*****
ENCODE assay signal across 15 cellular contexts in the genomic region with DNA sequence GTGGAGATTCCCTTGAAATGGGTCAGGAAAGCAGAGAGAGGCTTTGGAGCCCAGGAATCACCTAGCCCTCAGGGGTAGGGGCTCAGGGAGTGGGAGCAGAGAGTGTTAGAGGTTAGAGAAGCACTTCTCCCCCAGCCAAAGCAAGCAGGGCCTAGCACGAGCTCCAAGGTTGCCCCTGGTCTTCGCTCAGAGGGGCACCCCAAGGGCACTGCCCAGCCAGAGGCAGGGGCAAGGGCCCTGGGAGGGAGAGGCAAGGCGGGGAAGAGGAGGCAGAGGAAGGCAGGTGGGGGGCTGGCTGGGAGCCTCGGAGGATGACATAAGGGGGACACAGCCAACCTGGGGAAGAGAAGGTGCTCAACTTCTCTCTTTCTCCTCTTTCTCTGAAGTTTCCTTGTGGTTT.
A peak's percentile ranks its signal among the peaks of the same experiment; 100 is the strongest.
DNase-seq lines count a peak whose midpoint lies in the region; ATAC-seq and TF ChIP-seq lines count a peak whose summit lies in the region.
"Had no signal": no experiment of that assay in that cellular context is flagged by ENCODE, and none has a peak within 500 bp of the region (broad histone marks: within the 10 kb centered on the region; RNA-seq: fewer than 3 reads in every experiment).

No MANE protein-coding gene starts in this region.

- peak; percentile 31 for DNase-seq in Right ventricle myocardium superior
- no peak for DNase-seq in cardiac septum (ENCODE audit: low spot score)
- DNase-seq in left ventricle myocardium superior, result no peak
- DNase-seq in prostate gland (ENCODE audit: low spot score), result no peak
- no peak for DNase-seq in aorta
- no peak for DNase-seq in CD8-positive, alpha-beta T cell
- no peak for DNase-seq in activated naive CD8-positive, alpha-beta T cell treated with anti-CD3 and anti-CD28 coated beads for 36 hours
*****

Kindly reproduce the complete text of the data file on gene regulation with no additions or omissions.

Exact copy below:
ENCODE assay signal across 15 cellular contexts in the genomic region with DNA sequence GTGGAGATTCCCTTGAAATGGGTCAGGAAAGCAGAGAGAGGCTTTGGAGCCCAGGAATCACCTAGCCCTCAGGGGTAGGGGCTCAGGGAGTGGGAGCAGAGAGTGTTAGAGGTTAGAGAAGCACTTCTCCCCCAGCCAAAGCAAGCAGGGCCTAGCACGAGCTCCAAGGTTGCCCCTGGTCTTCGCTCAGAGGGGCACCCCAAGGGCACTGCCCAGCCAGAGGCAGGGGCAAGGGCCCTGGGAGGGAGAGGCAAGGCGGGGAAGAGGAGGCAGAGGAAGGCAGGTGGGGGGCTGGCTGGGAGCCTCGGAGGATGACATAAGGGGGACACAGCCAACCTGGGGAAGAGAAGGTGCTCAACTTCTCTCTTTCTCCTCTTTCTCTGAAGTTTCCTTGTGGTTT.
A peak's percentile ranks its signal among the peaks of the same experiment; 100 is the strongest.
DNase-seq lines count a peak whose midpoint lies in the region; ATAC-seq and TF ChIP-seq lines count a peak whose summit lies in the region.
"Had no signal": no experiment of that assay in that cellular context is flagged by ENCODE, and none has a peak within 500 bp of the region (broad histone marks: within the 10 kb centered on the region; RNA-seq: fewer than 3 reads in every experiment).

No MANE protein-coding gene starts in this region.

- peak; percentile 31 for DNase-seq in Right ventricle myocardium superior
- no peak for DNase-seq in cardiac septum (ENCODE audit: low spot score)
- DNase-seq in left ventricle myocardium superior, result no peak
- DNase-seq in prostate gland (ENCODE audit: low spot score), result no peak
- no peak for DNase-seq in aorta
- no peak for DNase-seq in CD8-positive, alpha-beta T cell
- no peak for DNase-seq in activated naive CD8-positive, alpha-beta T cell treated with anti-CD3 and anti-CD28 coated beads for 36 hours